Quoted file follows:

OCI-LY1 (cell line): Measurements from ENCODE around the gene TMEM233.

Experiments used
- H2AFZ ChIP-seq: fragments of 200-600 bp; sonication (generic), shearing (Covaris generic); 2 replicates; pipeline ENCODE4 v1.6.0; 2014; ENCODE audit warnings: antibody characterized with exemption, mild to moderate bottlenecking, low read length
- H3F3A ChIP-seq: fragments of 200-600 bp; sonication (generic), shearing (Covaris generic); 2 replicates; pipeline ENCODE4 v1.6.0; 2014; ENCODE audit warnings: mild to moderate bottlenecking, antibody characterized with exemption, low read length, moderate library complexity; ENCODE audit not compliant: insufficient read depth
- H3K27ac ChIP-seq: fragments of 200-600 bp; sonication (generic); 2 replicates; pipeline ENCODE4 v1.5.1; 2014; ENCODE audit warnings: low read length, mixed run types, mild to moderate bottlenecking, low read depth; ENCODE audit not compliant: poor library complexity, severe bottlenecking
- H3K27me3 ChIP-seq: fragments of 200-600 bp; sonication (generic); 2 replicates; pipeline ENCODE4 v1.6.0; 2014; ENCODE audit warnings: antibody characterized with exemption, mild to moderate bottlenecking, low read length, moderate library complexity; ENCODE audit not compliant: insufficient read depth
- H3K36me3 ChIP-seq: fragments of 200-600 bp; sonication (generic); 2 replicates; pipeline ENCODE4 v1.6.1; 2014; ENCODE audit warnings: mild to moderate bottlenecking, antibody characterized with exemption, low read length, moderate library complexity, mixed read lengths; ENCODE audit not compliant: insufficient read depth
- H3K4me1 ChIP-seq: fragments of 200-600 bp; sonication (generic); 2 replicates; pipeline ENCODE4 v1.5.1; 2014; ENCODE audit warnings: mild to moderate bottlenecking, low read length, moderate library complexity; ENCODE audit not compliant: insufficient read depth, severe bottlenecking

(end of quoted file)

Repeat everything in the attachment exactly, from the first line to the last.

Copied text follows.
OCI-LY1 (cell line): Measurements from ENCODE around the gene TMEM233.

Experiments used
- H2AFZ ChIP-seq: fragments of 200-600 bp; sonication (generic), shearing (Covaris generic); 2 replicates; pipeline ENCODE4 v1.6.0; 2014; ENCODE audit warnings: antibody characterized with exemption, mild to moderate bottlenecking, low read length
- H3F3A ChIP-seq: fragments of 200-600 bp; sonication (generic), shearing (Covaris generic); 2 replicates; pipeline ENCODE4 v1.6.0; 2014; ENCODE audit warnings: mild to moderate bottlenecking, antibody characterized with exemption, low read length, moderate library complexity; ENCODE audit not compliant: insufficient read depth
- H3K27ac ChIP-seq: fragments of 200-600 bp; sonication (generic); 2 replicates; pipeline ENCODE4 v1.5.1; 2014; ENCODE audit warnings: low read length, mixed run types, mild to moderate bottlenecking, low read depth; ENCODE audit not compliant: poor library complexity, severe bottlenecking
- H3K27me3 ChIP-seq: fragments of 200-600 bp; sonication (generic); 2 replicates; pipeline ENCODE4 v1.6.0; 2014; ENCODE audit warnings: antibody characterized with exemption, mild to moderate bottlenecking, low read length, moderate library complexity; ENCODE audit not compliant: insufficient read depth
- H3K36me3 ChIP-seq: fragments of 200-600 bp; sonication (generic); 2 replicates; pipeline ENCODE4 v1.6.1; 2014; ENCODE audit warnings: mild to moderate bottlenecking, antibody characterized with exemption, low read length, moderate library complexity, mixed read lengths; ENCODE audit not compliant: insufficient read depth
- H3K4me1 ChIP-seq: fragments of 200-600 bp; sonication (generic); 2 replicates; pipeline ENCODE4 v1.5.1; 2014; ENCODE audit warnings: mild to moderate bottlenecking, low read length, moderate library complexity; ENCODE audit not compliant: insufficient read depth, severe bottlenecking